The Thursday meeting that I attend has a unique structure: each week’s leader chooses a topic and 6 readings out of the book As Bill Sees It. This week I led and I choose the topic of Co-Dependence.
My Experience with Co-Dependence
This topic is super important to me because when I came into AA, I clung to people to feel safe. Through a combination of daddy issues, longing for validation, insecurity and needing everyone to like me, people had become my higher power.
On the one hand I’m a small business owner and only child, who is extremely independent in most ways; on the other hand, I couldn’t make most decisions without asking other people for validation.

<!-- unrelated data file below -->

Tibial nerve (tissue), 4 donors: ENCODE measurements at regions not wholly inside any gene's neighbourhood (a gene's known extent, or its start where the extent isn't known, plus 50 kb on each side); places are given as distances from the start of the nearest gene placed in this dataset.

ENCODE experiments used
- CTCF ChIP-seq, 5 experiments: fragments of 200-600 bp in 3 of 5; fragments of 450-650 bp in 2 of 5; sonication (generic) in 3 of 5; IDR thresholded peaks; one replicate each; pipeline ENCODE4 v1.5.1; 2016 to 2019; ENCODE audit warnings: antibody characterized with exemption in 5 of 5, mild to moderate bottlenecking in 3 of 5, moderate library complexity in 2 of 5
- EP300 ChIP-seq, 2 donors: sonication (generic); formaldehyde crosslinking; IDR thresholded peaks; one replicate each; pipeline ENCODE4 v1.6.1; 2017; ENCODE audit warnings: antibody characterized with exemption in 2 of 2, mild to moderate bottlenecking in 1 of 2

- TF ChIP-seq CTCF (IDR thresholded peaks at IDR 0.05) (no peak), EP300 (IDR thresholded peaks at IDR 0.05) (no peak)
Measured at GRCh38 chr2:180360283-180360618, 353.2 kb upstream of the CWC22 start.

Slightly older straight males, in particular, are people I clung to. However, the issue with clinging to people as your higher power, is that people are human. Humans are flawed. Therefore, people will always ultimately let you down. And like clockwork, each person I put on a pedestal eventually devastated me by being human and letting me down.
I’m also a recovering perfectionist - so I would hold myself to impossibly high standards. And as a result would also hold others to my same impossibly high standards.
Another type of co-dependent behavior I suffered from was the need to control situations. Which got me in trouble with work. Rather than delegating tasks - or training someone else to do them - I generally lived by the philosophy if you want it done right, do it yourself.